Now Is Not A Good Time To Be An MLBer’s Skull

Remember those weird-ass Japanese robots that play baseball? Maybe the Japanese were onto something. After all, this is a sport with a hard object often flying much faster than human reflexes can catch up to. So when robots take a cruel and unusual amount of physical abuse, it’s usually awesome and never scary or disconcerting.

David Wright HBP
(Oh, that ain’t good.)

The exact opposite is true for humans, though, and the Summer of 2009 Death March has turned its attention from random celebrities to the brain cells of baseball players. The results have been predictably harrowing.

First, David Wright took a fastball to the head, resulting in a concussion. Here, enjoy:

Then Ian Kinsler took his turn:

But Hiroki Kuroda outdid them both by taking a line drive off the dome that ended up ricocheting into the stands:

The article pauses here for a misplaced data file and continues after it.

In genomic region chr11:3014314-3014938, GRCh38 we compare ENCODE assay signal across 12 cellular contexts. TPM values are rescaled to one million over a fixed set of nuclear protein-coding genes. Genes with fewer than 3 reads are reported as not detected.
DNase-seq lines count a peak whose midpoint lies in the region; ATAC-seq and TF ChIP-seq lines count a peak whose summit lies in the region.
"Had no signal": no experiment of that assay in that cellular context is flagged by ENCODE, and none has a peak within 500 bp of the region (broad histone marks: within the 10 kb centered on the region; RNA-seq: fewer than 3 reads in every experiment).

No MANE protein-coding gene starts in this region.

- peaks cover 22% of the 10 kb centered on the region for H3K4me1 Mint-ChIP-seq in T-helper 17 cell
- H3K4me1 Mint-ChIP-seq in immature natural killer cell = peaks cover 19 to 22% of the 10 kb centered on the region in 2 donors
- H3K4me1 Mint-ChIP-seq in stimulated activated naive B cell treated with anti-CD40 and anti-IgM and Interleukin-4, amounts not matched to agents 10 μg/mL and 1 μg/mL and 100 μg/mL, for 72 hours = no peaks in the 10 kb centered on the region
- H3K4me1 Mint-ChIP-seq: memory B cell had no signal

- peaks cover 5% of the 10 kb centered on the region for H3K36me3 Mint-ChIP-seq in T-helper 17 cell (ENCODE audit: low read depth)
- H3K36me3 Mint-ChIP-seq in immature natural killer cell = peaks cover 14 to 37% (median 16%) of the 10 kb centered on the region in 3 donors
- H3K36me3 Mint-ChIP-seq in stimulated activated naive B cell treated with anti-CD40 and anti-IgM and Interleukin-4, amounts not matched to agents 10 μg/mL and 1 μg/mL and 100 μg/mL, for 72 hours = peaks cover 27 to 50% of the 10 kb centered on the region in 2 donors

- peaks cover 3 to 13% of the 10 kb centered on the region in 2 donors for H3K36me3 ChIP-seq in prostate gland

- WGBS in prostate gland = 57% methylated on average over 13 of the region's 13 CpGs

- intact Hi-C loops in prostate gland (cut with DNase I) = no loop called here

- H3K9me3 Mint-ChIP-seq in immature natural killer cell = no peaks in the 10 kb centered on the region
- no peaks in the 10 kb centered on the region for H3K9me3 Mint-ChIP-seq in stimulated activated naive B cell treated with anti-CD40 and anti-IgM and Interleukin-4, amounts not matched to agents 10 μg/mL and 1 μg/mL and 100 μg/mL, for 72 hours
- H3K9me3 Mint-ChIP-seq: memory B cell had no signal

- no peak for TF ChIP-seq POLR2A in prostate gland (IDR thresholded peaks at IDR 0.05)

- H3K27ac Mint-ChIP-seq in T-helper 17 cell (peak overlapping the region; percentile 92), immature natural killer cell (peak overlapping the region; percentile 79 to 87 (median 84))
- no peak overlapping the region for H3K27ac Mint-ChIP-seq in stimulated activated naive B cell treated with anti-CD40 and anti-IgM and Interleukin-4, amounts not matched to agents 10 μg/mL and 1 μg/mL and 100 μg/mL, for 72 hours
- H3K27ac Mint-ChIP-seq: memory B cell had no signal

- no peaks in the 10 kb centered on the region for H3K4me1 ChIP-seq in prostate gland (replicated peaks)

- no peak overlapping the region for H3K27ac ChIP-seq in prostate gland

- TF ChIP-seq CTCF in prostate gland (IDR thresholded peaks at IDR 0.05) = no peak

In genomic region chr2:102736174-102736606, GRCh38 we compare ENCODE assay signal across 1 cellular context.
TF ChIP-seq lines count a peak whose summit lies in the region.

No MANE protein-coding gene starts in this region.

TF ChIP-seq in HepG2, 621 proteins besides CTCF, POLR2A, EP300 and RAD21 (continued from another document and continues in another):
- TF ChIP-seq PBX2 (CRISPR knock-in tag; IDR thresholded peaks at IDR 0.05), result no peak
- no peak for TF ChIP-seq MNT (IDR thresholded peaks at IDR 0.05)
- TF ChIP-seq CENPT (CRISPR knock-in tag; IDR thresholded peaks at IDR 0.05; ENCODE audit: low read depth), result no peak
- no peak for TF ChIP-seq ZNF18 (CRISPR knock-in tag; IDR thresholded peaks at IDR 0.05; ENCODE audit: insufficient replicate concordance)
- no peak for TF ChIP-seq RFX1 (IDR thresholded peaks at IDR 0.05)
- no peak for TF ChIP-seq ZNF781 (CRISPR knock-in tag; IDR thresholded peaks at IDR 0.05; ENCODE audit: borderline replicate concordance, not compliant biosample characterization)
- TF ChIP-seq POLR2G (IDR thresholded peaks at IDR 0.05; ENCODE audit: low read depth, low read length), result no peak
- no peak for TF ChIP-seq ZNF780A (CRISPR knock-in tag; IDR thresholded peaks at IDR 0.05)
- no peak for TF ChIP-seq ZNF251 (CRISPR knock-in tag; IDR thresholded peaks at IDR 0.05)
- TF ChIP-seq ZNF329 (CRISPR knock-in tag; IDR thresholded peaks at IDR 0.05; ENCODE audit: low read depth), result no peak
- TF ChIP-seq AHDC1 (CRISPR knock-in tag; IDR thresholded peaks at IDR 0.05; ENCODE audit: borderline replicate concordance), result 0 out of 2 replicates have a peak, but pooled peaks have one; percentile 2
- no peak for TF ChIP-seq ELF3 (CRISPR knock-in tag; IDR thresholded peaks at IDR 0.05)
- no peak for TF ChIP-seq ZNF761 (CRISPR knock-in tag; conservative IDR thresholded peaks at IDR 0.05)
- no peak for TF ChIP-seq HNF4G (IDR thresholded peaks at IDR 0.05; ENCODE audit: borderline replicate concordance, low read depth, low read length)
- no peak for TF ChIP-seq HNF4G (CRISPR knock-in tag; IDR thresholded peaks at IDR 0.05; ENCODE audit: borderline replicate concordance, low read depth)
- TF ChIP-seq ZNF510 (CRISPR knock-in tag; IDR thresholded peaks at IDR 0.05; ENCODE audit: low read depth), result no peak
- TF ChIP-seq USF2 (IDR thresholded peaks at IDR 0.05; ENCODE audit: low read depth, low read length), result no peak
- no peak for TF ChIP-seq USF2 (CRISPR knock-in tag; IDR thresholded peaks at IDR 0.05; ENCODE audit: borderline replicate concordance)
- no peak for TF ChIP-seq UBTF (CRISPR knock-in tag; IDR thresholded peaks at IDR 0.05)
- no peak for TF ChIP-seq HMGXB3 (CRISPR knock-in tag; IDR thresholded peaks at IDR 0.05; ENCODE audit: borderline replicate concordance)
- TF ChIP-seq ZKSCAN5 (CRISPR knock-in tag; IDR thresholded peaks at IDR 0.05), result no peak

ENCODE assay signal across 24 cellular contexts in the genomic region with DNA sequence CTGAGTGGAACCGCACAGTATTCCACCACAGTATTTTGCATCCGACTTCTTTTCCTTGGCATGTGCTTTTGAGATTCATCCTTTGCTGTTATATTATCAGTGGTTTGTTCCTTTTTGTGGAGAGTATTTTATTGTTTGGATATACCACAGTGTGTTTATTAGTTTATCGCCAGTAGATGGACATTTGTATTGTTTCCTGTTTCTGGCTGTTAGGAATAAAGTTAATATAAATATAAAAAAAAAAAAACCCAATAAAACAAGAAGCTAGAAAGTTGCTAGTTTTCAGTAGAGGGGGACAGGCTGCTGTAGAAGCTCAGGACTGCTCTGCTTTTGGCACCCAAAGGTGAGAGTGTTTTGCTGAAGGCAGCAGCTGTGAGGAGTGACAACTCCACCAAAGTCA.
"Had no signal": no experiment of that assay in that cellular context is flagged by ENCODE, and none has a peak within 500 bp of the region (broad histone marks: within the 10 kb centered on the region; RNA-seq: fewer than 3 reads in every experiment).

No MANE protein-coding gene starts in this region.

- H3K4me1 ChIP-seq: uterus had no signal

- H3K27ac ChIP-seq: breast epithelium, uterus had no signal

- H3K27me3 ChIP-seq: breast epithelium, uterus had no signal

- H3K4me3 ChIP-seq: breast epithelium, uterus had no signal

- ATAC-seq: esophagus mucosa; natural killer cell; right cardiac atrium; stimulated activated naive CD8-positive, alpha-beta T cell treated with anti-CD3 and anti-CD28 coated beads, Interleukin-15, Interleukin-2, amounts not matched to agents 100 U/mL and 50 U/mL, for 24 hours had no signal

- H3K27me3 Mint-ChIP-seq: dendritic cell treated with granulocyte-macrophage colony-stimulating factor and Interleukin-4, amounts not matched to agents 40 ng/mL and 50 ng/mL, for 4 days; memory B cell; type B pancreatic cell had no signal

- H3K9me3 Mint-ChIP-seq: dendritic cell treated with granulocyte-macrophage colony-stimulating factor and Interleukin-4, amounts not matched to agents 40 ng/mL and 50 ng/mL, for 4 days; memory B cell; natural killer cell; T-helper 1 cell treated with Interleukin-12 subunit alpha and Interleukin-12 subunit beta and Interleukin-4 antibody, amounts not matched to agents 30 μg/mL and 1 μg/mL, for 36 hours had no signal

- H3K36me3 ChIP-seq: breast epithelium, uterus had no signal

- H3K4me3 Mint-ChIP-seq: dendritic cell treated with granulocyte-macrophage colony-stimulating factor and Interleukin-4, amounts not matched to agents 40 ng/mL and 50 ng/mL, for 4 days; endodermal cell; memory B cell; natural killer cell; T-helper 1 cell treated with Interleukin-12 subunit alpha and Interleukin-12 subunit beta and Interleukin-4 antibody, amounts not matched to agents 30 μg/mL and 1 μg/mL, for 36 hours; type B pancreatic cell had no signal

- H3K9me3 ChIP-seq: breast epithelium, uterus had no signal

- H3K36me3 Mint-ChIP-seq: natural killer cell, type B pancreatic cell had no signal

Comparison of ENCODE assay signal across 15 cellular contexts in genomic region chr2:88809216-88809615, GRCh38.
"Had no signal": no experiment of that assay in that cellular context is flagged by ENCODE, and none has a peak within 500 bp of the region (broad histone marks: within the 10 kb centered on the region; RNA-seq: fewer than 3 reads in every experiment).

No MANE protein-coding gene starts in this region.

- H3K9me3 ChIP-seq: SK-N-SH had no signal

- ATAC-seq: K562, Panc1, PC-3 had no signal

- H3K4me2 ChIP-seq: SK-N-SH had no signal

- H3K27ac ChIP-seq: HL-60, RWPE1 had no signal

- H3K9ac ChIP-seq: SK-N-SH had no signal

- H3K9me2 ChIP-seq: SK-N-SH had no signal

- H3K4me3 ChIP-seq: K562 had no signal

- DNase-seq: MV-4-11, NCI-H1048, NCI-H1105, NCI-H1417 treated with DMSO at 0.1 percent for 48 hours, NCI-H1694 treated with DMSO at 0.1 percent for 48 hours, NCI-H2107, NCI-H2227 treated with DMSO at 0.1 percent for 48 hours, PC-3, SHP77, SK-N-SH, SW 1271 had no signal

All three men are going to be fine, so no hushed tones and worrying necessary. All that said, we’re the most shocked that Kuroda checked out well, because the amount of force necessary to go through his head to send the ball back about 80 feet should be enough to turn out the lights for a little bit.

So is it time for helmets on the mound? The inclination is to say “no,” but what if Kuroda were severely injured? The impetus for helmets would be a lot stronger, but why? A pitcher got hit straight in the head by a line drive either way; that brain injury tests came back negative seems like little more than, well, chance. And rule changes as a matter of overreaction to highly unlikely events are par for the course in sports these days.